|UNITED STATES OF AMERICA,
MICHAEL LOUIS LIPP,
Defendant appeals the district court's denial of his motion to vacate, set aside, or correct his sentence pursuant to 28 U.S.C. § 2255. At issue is whether defendant's counsel provided constitutionally ineffective assistance by failing to object to the weight of marijuana set forth in the presentence investigation report (PSI), which the court used to calculate defendant's sentences on several drug charges. The pertinent counts of conviction are: Count 1, conspiracy to possess with intent to distribute 2,000 pounds; Count 5, possession with intent to distribute 135 pounds; Count 6, possession with intent to distribute 34 cultivated plants; and Count 11, possession with intent to distribute 125 pounds.
The procedural history of this case is recounted in detail in the district court's decision denying § 2255 relief. See United States v. Lipp, 54 F. Supp. 2d 1025, 1027-28 (D. Kan. 1999). We will discuss only those matters relevant to these proceedings. Defendant was represented through trial and sentencing by John Ambrosio. At sentencing on December 21, 1993, the district court determined that although the ultimate goal of the conspiracy was to possess and distribute 2,000 pounds of marijuana, defendant's participation in the conspiracy was limited to the amounts involved in the three substantive possession counts of which he was convicted. Therefore, the court attributed a total of 34 plants and 260 pounds of marijuana to defendant for sentencing purposes, which the PSI calculated to equal a total of 121.3 kilograms of marijuana.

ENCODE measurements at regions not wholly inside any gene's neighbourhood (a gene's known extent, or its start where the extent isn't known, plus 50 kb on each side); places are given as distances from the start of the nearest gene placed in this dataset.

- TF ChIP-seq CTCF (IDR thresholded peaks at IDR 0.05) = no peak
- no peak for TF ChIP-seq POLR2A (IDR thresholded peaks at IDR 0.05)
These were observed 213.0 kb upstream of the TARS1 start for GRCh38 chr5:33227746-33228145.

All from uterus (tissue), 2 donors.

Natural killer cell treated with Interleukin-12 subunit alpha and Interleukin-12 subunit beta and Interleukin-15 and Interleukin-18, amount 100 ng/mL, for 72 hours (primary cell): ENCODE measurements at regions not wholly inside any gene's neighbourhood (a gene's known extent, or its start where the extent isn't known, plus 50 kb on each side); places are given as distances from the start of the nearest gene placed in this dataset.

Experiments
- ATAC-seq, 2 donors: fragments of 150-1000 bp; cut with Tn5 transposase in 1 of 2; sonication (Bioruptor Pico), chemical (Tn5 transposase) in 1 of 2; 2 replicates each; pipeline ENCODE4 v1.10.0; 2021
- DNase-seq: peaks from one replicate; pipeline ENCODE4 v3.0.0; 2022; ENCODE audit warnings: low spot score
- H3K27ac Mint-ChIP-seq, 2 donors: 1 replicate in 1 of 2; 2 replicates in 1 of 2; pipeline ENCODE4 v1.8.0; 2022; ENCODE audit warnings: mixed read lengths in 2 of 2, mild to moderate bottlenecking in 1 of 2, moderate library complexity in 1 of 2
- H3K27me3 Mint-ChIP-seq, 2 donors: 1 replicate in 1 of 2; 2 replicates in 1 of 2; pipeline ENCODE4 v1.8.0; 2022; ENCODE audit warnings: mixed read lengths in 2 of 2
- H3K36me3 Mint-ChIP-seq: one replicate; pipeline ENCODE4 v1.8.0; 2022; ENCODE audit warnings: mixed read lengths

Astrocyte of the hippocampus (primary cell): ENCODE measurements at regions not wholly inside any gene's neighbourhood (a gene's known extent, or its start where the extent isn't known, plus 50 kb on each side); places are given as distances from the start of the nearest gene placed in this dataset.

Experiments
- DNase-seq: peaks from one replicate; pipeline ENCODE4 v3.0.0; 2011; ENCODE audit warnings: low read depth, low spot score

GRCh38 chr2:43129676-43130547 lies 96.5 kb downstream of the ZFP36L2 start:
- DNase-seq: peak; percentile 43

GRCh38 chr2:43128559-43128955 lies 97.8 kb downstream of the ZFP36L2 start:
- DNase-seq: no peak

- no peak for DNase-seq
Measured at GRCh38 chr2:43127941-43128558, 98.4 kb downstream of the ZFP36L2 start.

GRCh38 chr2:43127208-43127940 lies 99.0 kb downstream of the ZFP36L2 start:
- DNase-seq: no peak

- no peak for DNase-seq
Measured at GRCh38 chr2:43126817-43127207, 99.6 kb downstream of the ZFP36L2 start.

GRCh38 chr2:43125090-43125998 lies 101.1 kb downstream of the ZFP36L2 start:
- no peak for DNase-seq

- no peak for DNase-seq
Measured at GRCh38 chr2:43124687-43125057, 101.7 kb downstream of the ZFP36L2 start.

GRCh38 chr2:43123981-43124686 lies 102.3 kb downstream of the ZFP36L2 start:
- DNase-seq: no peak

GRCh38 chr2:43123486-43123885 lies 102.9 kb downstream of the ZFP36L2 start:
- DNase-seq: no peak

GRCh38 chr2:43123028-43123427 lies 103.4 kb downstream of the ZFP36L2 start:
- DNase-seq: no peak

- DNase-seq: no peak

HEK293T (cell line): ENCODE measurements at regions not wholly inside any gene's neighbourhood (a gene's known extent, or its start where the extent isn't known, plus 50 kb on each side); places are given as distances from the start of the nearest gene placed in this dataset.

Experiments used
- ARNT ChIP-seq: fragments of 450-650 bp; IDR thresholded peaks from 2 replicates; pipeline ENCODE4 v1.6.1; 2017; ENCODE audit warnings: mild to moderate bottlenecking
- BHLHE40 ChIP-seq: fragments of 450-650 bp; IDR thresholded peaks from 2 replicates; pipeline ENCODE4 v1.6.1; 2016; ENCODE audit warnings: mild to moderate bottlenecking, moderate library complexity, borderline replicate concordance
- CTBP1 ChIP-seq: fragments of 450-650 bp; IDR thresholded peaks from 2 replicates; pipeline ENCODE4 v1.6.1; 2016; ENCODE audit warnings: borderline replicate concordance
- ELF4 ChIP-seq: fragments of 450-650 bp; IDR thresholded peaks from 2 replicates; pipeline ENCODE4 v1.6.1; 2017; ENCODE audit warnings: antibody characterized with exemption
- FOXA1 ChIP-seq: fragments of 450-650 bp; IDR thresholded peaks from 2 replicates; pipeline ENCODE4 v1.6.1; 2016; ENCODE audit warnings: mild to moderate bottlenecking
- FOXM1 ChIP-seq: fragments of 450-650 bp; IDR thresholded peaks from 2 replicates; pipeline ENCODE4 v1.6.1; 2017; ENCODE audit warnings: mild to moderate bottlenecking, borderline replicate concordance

Defendant retained new counsel, Susan Hunt, to represent him on appeal, where this court reversed defendant's conviction on a firearms count. See United States v. Wacker, 72 F.3d 1453, 1480 (10th Cir. 1996) (as modified on denial of rehearing). On remand, the district court imposed a new sentence having a primary term of 120 months, the mandatory minimum for possession of more than 100 kilograms of marijuana. See 21 U.S.C. § 841(b)(1)(B); U.S.S.G. § 5G1.1(b). Defendant, who was represented by Ms. Hunt throughout the proceedings on remand, did not object to the weight of marijuana used by the district court to calculate the new sentence, nor did he appeal the sentence. Instead, acting through Ms. Hunt, he filed the present § 2255 motion in which he argued that Mr. Ambrosio was constitutionally ineffective.(1)